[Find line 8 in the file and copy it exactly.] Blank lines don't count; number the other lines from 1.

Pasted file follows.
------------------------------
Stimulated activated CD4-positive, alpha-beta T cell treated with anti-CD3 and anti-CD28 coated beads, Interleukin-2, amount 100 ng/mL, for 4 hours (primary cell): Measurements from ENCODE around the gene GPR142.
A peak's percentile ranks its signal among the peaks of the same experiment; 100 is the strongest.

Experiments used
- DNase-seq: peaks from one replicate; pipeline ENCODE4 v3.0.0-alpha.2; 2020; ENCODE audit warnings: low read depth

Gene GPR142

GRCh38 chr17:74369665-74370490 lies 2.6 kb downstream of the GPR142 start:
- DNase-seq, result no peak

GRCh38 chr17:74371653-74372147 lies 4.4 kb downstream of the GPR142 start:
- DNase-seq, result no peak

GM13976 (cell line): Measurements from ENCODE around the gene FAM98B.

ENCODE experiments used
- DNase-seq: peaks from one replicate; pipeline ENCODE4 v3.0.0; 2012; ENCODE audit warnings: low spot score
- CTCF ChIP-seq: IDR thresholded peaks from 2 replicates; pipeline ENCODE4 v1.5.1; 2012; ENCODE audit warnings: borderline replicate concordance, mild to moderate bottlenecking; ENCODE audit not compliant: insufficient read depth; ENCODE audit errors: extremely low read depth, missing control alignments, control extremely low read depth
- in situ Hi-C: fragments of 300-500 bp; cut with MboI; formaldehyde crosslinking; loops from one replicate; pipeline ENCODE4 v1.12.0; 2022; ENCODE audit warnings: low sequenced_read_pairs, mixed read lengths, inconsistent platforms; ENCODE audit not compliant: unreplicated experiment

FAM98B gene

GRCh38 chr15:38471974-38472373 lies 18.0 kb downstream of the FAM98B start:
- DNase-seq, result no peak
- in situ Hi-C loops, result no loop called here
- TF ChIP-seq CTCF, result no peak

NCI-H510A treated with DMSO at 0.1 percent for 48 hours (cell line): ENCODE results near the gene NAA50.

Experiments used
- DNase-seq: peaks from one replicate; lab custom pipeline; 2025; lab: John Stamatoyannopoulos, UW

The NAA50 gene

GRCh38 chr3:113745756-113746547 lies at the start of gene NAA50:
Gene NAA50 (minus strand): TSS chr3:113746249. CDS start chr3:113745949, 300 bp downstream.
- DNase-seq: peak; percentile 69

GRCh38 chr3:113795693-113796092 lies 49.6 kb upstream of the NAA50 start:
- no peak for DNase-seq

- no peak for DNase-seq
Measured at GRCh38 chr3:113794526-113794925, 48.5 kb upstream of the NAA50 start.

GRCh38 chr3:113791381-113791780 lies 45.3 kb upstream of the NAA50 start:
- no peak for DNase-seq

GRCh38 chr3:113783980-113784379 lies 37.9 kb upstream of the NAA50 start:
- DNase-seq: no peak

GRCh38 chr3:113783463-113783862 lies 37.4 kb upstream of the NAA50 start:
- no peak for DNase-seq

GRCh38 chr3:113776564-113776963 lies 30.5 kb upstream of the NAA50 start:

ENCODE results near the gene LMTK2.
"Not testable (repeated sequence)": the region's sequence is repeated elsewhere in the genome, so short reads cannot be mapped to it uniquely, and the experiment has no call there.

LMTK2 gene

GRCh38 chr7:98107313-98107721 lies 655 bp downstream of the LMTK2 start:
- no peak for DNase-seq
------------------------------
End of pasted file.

GRCh38 chr17:74371653-74372147 lies 4.4 kb downstream of the GPR142 start: